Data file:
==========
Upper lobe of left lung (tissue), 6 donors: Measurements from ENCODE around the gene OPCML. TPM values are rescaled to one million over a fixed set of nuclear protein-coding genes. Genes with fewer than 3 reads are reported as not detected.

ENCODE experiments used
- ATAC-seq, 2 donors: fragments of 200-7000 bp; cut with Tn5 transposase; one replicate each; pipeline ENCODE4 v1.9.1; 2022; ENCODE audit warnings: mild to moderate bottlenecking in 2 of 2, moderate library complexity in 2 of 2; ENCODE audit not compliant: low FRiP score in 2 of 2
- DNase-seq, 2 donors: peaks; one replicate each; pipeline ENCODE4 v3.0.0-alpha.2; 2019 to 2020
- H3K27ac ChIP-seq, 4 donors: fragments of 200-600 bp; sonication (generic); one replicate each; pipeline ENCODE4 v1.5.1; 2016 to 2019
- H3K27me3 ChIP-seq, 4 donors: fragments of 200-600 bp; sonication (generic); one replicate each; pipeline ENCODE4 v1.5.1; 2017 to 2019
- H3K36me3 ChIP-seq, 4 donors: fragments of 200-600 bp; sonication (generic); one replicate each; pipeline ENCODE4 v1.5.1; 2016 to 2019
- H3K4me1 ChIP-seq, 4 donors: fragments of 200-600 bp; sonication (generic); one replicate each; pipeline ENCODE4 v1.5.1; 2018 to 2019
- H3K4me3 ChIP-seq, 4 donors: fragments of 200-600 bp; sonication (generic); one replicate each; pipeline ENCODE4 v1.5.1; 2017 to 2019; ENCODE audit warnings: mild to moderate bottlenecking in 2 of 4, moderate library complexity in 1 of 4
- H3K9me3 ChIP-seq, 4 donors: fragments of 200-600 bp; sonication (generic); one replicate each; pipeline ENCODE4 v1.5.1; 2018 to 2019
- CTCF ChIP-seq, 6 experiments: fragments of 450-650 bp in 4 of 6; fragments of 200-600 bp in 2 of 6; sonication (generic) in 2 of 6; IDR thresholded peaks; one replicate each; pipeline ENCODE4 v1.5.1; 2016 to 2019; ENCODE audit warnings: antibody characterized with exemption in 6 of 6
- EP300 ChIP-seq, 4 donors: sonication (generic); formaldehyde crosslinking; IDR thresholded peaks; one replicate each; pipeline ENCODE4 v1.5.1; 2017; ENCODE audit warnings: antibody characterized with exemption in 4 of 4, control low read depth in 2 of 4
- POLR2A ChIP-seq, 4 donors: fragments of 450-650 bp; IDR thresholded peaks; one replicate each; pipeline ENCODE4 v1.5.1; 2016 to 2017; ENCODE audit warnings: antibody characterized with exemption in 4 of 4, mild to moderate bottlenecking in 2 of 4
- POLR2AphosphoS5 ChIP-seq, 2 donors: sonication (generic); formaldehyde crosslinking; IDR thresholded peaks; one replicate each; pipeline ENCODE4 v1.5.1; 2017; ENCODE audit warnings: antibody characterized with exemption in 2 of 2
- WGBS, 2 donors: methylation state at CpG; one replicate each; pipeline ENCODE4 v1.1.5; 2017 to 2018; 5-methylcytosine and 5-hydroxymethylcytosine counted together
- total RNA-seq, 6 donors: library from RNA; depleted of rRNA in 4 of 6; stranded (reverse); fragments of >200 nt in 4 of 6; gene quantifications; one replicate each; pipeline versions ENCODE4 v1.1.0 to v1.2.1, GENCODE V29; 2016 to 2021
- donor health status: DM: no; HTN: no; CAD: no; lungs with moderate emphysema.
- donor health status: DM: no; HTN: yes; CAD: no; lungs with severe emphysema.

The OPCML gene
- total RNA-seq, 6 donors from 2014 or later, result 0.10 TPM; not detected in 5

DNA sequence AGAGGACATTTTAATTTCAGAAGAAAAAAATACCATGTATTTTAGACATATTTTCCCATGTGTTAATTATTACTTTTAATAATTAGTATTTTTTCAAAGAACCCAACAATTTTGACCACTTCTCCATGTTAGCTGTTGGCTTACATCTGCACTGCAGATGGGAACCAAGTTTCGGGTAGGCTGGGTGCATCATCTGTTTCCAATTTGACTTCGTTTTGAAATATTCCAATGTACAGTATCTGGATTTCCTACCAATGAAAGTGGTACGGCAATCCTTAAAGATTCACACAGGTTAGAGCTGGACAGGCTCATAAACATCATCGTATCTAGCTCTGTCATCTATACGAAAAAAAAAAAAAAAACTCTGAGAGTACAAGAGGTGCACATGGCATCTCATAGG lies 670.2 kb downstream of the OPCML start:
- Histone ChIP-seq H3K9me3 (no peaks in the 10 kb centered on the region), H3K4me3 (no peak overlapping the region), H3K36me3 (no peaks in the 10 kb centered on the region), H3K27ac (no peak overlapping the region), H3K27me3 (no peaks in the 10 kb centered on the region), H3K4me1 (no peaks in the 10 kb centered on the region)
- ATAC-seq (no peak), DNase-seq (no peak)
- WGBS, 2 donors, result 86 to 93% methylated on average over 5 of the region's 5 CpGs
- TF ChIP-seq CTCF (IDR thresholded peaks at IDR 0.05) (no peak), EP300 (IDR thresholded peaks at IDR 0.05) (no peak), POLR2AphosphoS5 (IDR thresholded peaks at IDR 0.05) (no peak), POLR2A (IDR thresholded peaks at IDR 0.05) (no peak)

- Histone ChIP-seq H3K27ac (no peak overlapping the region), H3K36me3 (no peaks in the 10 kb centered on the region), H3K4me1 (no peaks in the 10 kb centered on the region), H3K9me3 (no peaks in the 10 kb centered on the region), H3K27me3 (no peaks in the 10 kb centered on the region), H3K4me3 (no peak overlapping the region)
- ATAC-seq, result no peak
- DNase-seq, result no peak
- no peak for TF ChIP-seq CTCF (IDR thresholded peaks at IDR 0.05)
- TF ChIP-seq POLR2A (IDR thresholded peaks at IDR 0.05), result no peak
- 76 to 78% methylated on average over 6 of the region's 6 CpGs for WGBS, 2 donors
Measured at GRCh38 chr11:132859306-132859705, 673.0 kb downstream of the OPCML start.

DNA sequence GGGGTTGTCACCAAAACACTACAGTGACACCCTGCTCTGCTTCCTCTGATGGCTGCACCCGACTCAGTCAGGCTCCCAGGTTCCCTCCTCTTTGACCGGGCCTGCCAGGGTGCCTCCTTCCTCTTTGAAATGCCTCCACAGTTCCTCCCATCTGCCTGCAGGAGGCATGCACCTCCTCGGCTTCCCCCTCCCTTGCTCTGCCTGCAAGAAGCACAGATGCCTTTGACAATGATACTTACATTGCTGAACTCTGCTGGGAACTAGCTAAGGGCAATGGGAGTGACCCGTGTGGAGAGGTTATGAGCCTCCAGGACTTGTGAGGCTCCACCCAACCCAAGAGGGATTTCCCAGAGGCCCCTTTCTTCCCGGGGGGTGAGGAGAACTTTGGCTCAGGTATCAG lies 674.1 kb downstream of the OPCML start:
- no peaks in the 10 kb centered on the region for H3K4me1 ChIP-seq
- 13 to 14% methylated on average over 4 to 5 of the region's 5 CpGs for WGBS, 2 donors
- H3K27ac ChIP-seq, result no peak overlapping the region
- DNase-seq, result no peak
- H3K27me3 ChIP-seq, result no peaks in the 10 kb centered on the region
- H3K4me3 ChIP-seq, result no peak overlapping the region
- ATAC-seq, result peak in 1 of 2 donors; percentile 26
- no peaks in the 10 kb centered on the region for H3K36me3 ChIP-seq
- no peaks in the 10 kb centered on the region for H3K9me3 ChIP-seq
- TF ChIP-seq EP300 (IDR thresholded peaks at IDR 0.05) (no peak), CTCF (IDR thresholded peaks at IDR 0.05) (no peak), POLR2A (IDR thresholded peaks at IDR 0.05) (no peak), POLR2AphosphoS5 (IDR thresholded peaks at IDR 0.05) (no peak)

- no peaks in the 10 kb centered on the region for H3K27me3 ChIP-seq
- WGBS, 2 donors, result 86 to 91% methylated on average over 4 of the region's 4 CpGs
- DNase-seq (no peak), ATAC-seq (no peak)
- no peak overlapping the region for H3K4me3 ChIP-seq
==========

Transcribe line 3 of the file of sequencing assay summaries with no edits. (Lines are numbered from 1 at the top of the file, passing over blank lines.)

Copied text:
- ATAC-seq, 2 donors: fragments of 200-7000 bp; cut with Tn5 transposase; one replicate each; pipeline ENCODE4 v1.9.1; 2022; ENCODE audit warnings: mild to moderate bottlenecking in 2 of 2, moderate library complexity in 2 of 2; ENCODE audit not compliant: low FRiP score in 2 of 2